Interleukin 11


IL-11 (Du and Williams, 1997) initially described as hematopoietic factor with thrombopoietic activity has subsequently been shown to be expressed and active in many other tissues including brain, spinal cord neurons, gut, and testes. IL-11 acts synergistically with other cytokines such as IL-3, -4, -7, -12, -13, SCF and GM-CSF to stimulate various stages and lineages of hematopoiesis and in particular with IL-3 and TPO, also termed megakaryocyte growth and development factor (MGDF), to stimulate various stages of mega-karyocytopoiesis and thrombopoiesis. Treatment with IL-11 results in production, differentiation, andmaturation of megakaryocytes. IL-11 also has a direct effect on erythroid progenitors and also modulates the differentiation and maturation of myeloid progenitor cells. Alveolar and bronchial epithelial cells produce IL-11, which is upregulated by inflammatory cyto-kines and respiratory syncitial virus (RSV) suggesting that it plays a role in pulmonary inflammation. IL-11 also is an important regulator of bone metabolism.

Interleukin 12


IL-12 (Adorini, 1999) is a 75-kDa heterodimeric proinflammatory cytokine composed of two cova-lently linked glycosylated chains: p35 and p40. It is produced predominantly by activated monocytes and dendritic cells, enhances proliferation and cytolytic activity of NK- and T-cells, and stimulates their IFNγ production, guiding them toward a Th1 response while it inhibits Th2 cells. Because of these properties, the regulation of IL-12 production and its alteration in certain disease states have major relevance for the modulation of immune and allergic responses, and recombinant IL-12 has several potential therapeutic uses in infectious diseases, allergy, and cancer.

Interleukin 13

Human IL-13 (Wills-Karp, 2004) is a 17 kDa glycopro-tein cloned from activated T-cells. IL-13 was first recognized for its effects on B cells and monocytes, where it upregulated class II expression, promoted IgE class switching and inhibited inflammatory cytokine production. IL-13 possesses several unique effector functions that distinguish it from IL-4. Resistance to most gastrointestinal nematodes is mediated by type-2 cytokine responses, in which IL-13 plays a dominant role. By regulating cell-mediated immunity, IL-13 modulates resistance to intracellular organisms. In the lung, IL-13 is the central mediator of allergic asthma, where it regulates eosinophilic inflammation, mucus secretion, and airway hyperresponsiveness. IL-13 can also inhibit tumor immunosurveillance. Thus, inhibi-tors of IL-13 might be effective as cancer immunother-apeutics by boosting type-1-associated antitumor defenses. Investigations into the mechanisms that regulate IL-13 production and/or function have shown that IL-4, IL-9, IL-10, IL-12, IL-18, IL-25, IFNγ, TGF-b, TNF-a, and the IL-4/IL-13 receptor complex play important roles in this process.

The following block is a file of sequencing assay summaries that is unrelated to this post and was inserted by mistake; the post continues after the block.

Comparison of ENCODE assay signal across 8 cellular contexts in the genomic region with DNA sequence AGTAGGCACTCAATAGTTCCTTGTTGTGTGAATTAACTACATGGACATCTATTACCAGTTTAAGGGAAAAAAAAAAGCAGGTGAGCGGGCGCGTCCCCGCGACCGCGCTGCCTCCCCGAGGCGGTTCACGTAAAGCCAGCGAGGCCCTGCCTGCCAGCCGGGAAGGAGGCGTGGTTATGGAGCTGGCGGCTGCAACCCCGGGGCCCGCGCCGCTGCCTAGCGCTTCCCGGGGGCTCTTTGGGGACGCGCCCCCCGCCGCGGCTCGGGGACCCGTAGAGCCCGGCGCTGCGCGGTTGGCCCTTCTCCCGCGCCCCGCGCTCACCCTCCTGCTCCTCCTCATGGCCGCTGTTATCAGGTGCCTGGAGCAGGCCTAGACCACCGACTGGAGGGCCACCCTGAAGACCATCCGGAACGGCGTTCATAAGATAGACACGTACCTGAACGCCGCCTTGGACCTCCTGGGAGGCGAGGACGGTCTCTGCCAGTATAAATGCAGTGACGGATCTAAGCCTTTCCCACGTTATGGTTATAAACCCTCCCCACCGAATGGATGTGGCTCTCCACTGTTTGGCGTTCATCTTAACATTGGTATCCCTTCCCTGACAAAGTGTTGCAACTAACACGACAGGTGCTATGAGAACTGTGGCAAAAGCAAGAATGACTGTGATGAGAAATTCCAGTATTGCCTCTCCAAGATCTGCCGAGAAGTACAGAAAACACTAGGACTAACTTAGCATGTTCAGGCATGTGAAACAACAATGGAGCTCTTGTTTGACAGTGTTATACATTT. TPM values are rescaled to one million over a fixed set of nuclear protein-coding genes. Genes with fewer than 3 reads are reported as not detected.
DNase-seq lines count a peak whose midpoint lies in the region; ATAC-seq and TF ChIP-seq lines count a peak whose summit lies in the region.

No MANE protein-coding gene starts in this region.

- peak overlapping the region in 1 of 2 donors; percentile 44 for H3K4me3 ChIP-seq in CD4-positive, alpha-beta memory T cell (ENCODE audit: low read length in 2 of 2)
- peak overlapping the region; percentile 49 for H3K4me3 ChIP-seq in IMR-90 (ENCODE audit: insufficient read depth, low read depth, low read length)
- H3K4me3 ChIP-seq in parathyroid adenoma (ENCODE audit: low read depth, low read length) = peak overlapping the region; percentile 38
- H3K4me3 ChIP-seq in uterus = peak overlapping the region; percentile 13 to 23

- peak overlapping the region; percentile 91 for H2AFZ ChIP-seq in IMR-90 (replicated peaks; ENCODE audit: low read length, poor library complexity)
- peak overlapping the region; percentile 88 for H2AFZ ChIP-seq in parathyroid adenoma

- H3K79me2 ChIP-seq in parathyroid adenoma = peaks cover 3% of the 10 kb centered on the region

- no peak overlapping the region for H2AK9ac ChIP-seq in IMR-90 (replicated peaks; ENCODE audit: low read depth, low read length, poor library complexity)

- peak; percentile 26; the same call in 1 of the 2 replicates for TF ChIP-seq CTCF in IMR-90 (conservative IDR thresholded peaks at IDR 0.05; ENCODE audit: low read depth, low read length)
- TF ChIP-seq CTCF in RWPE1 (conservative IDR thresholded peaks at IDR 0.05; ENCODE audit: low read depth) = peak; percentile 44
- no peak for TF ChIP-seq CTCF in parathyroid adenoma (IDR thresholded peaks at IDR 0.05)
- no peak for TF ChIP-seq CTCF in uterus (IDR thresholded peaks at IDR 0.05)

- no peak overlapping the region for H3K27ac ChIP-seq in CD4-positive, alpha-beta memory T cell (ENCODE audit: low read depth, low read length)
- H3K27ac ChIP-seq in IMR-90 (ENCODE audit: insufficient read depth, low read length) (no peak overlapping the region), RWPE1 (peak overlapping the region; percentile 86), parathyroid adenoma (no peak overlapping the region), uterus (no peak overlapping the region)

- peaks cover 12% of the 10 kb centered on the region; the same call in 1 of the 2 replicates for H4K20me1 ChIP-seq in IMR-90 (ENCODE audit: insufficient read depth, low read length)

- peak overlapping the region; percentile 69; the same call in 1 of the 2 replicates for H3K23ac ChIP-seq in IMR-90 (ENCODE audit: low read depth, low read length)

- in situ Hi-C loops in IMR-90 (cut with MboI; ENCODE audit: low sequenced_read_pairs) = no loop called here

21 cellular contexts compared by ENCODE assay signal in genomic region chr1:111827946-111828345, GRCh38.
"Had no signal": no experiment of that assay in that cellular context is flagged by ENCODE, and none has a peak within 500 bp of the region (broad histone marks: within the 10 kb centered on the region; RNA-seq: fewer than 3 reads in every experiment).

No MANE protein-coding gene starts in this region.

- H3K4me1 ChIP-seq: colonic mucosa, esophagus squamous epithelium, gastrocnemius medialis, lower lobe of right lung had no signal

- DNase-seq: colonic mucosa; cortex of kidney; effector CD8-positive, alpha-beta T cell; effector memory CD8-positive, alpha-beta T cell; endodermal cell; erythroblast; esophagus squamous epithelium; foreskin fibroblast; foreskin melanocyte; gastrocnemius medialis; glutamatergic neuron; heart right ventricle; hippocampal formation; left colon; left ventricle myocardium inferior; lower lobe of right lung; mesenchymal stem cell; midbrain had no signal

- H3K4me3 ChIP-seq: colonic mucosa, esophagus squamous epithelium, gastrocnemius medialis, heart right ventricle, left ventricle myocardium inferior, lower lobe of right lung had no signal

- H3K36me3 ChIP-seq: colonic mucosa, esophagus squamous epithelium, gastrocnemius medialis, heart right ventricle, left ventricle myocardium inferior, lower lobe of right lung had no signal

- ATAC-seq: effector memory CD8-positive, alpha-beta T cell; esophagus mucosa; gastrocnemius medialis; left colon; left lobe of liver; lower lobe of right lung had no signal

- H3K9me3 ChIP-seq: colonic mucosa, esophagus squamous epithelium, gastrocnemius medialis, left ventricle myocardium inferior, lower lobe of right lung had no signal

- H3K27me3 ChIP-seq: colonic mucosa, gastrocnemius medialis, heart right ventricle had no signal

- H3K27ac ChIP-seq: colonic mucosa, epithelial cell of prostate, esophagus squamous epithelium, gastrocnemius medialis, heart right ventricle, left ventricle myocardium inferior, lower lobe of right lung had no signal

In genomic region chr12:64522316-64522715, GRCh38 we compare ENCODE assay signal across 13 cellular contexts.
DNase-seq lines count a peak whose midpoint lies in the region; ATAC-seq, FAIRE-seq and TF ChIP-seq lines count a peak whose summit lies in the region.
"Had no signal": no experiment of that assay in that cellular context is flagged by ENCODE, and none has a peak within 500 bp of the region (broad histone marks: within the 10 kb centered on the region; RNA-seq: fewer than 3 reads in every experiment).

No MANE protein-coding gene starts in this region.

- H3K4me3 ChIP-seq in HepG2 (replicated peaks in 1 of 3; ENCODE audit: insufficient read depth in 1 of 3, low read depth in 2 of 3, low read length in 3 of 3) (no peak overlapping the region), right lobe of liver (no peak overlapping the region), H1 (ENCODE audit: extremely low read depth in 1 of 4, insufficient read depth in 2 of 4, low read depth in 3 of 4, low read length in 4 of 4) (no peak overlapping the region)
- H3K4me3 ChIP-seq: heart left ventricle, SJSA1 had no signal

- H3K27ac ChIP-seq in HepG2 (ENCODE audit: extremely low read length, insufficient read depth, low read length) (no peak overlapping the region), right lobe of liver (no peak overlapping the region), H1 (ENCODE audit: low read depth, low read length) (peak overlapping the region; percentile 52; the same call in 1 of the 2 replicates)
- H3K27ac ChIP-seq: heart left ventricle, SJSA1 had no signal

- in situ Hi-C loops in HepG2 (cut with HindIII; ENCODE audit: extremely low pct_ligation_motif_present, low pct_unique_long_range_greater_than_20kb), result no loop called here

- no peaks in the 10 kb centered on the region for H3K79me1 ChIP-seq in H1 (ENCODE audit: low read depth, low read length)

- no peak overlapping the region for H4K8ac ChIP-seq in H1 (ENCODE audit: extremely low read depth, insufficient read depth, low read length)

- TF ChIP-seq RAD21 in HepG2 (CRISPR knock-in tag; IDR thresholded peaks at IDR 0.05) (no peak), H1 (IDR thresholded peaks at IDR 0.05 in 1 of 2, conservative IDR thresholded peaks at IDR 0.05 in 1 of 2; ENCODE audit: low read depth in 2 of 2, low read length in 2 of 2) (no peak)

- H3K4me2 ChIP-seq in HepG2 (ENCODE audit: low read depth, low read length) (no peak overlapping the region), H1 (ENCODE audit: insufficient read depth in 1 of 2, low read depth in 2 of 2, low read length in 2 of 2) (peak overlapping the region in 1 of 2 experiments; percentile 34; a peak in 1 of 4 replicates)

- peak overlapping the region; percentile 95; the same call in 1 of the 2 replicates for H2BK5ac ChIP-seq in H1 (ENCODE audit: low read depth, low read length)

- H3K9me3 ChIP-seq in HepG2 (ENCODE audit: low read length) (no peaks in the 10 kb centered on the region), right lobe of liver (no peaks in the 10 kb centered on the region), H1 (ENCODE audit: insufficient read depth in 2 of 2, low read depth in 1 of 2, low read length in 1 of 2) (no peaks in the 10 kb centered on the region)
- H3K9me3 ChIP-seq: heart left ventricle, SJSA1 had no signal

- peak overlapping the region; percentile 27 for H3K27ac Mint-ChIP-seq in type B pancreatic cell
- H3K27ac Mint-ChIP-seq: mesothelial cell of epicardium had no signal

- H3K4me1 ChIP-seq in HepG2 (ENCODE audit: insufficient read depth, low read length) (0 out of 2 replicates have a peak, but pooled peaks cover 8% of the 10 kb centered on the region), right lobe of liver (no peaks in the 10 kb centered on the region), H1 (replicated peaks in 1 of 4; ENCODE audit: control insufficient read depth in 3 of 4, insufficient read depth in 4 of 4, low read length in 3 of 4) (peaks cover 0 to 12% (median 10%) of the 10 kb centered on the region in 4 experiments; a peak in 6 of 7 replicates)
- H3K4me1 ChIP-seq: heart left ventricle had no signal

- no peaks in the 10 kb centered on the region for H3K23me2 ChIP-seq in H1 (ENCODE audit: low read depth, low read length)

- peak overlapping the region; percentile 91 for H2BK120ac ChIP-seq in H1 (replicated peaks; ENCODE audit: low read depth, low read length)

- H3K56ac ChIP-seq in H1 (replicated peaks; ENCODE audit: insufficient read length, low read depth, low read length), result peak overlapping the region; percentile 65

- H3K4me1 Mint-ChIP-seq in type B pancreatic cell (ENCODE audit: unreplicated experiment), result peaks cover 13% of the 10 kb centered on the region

Interleukin 15


IL-15 (Fehniger and Caligiuri, 2001) shares the IL-2bg receptor complex components IL-2Rb (CD122) and IL-2Rg (CD132), however specificity is conferred by a unique a-chain (IL-15Ra) completing the IL-15Rabg heterotrimeric high affinity receptor complex. IL-15exhibits characteristics of IL-2 such as stimulation of T-cells, but the third receptor chain (IL-15Ra) distin-guishes its activities and specificities. In addition, IL-15 and its receptor have a much wider tissue distribution than IL-2 and its receptor.

Interleukin 16


IL-16 (Cruikshank et al., 1998) is a proinflammatory cytokine, which induces chemotaxis of CD4þ T-cells, monocytes and eosinophils. It has been shown to play a role in asthma (El Bassam et al., 2005), Crohn’s Disease (CD) (Middel et al., 2001) and systemic lupus erythematosus (SLE) (Lee et al., 1998). IL-16 also inhibits human (HIV) and simian (SIV) immunodefi-ciency virus. A neuronal form of IL-16 detected in neurons of the cerebellum and hippocampus has been described (Kurschner and Yuzaki, 1999).